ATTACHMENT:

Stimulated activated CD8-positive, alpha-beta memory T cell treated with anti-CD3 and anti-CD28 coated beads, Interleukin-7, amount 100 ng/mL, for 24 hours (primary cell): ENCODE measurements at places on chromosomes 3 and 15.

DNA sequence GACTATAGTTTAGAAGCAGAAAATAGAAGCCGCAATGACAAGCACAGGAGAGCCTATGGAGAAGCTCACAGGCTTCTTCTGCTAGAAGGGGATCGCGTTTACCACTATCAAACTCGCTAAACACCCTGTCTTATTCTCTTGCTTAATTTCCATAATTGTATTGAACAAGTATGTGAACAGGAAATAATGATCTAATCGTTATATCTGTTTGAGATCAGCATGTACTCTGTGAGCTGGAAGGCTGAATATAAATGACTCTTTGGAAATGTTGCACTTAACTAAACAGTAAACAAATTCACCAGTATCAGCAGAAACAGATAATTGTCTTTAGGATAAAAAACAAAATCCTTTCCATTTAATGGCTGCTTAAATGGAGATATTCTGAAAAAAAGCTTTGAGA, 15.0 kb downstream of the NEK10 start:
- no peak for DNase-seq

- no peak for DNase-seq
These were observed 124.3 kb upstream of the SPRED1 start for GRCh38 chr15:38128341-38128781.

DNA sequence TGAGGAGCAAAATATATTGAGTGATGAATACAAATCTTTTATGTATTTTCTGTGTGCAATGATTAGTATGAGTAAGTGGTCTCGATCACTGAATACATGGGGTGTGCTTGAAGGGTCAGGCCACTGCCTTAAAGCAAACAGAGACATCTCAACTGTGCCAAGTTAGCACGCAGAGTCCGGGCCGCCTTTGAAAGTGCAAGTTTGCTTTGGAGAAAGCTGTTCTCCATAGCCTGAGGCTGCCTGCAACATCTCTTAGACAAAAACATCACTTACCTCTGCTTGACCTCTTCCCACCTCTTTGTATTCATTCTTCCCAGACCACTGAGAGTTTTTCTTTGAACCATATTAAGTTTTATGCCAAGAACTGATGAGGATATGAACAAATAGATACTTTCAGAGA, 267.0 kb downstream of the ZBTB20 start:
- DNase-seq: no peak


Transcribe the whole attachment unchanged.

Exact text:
Stimulated activated CD8-positive, alpha-beta memory T cell treated with anti-CD3 and anti-CD28 coated beads, Interleukin-7, amount 100 ng/mL, for 24 hours (primary cell): ENCODE measurements at places on chromosomes 3 and 15.

DNA sequence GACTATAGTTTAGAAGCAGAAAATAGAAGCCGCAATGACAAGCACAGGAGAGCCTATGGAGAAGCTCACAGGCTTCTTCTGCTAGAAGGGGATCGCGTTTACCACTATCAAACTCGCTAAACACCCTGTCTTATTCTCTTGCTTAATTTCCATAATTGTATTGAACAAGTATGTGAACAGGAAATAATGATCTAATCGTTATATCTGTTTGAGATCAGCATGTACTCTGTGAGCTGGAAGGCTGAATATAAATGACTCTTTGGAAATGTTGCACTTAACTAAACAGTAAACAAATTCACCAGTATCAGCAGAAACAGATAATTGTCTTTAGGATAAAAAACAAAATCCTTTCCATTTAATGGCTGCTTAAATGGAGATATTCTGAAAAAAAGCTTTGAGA, 15.0 kb downstream of the NEK10 start:
- no peak for DNase-seq

- no peak for DNase-seq
These were observed 124.3 kb upstream of the SPRED1 start for GRCh38 chr15:38128341-38128781.

DNA sequence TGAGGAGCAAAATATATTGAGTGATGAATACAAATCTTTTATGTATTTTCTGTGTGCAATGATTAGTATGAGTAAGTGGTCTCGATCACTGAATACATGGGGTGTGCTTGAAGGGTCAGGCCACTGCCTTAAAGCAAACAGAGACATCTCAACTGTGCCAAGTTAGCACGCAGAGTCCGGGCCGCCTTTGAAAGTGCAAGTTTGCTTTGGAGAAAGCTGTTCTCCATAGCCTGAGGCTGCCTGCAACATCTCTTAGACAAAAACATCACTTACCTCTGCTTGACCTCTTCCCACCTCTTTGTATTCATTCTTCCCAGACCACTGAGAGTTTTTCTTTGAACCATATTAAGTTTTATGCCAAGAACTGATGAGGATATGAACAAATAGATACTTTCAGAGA, 267.0 kb downstream of the ZBTB20 start:
- DNase-seq: no peak